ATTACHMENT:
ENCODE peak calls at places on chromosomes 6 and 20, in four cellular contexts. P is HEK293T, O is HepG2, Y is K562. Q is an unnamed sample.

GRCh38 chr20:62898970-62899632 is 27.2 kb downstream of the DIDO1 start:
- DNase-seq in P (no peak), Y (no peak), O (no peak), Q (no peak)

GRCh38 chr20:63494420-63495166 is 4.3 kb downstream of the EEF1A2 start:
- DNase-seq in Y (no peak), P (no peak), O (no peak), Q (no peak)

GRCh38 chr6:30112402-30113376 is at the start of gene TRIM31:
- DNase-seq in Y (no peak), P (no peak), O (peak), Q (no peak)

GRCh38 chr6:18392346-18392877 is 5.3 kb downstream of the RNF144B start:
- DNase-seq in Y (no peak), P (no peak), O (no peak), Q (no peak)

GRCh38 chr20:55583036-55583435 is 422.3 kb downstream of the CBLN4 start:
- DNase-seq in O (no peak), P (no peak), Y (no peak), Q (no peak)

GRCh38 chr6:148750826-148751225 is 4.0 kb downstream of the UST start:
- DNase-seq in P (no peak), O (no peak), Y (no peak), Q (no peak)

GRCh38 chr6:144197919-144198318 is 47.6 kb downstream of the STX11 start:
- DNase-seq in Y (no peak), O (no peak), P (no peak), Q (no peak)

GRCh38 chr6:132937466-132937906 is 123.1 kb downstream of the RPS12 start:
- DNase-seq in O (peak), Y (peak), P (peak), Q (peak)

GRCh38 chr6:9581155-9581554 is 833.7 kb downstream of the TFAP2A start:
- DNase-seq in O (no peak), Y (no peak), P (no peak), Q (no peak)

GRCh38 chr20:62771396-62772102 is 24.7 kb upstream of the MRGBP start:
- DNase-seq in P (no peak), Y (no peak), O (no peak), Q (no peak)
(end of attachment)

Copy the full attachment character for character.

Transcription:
ENCODE peak calls at places on chromosomes 6 and 20, in four cellular contexts. P is HEK293T, O is HepG2, Y is K562. Q is an unnamed sample.

GRCh38 chr20:62898970-62899632 is 27.2 kb downstream of the DIDO1 start:
- DNase-seq in P (no peak), Y (no peak), O (no peak), Q (no peak)

GRCh38 chr20:63494420-63495166 is 4.3 kb downstream of the EEF1A2 start:
- DNase-seq in Y (no peak), P (no peak), O (no peak), Q (no peak)

GRCh38 chr6:30112402-30113376 is at the start of gene TRIM31:
- DNase-seq in Y (no peak), P (no peak), O (peak), Q (no peak)

GRCh38 chr6:18392346-18392877 is 5.3 kb downstream of the RNF144B start:
- DNase-seq in Y (no peak), P (no peak), O (no peak), Q (no peak)

GRCh38 chr20:55583036-55583435 is 422.3 kb downstream of the CBLN4 start:
- DNase-seq in O (no peak), P (no peak), Y (no peak), Q (no peak)

GRCh38 chr6:148750826-148751225 is 4.0 kb downstream of the UST start:
- DNase-seq in P (no peak), O (no peak), Y (no peak), Q (no peak)

GRCh38 chr6:144197919-144198318 is 47.6 kb downstream of the STX11 start:
- DNase-seq in Y (no peak), O (no peak), P (no peak), Q (no peak)

GRCh38 chr6:132937466-132937906 is 123.1 kb downstream of the RPS12 start:
- DNase-seq in O (peak), Y (peak), P (peak), Q (peak)

GRCh38 chr6:9581155-9581554 is 833.7 kb downstream of the TFAP2A start:
- DNase-seq in O (no peak), Y (no peak), P (no peak), Q (no peak)

GRCh38 chr20:62771396-62772102 is 24.7 kb upstream of the MRGBP start:
- DNase-seq in P (no peak), Y (no peak), O (no peak), Q (no peak)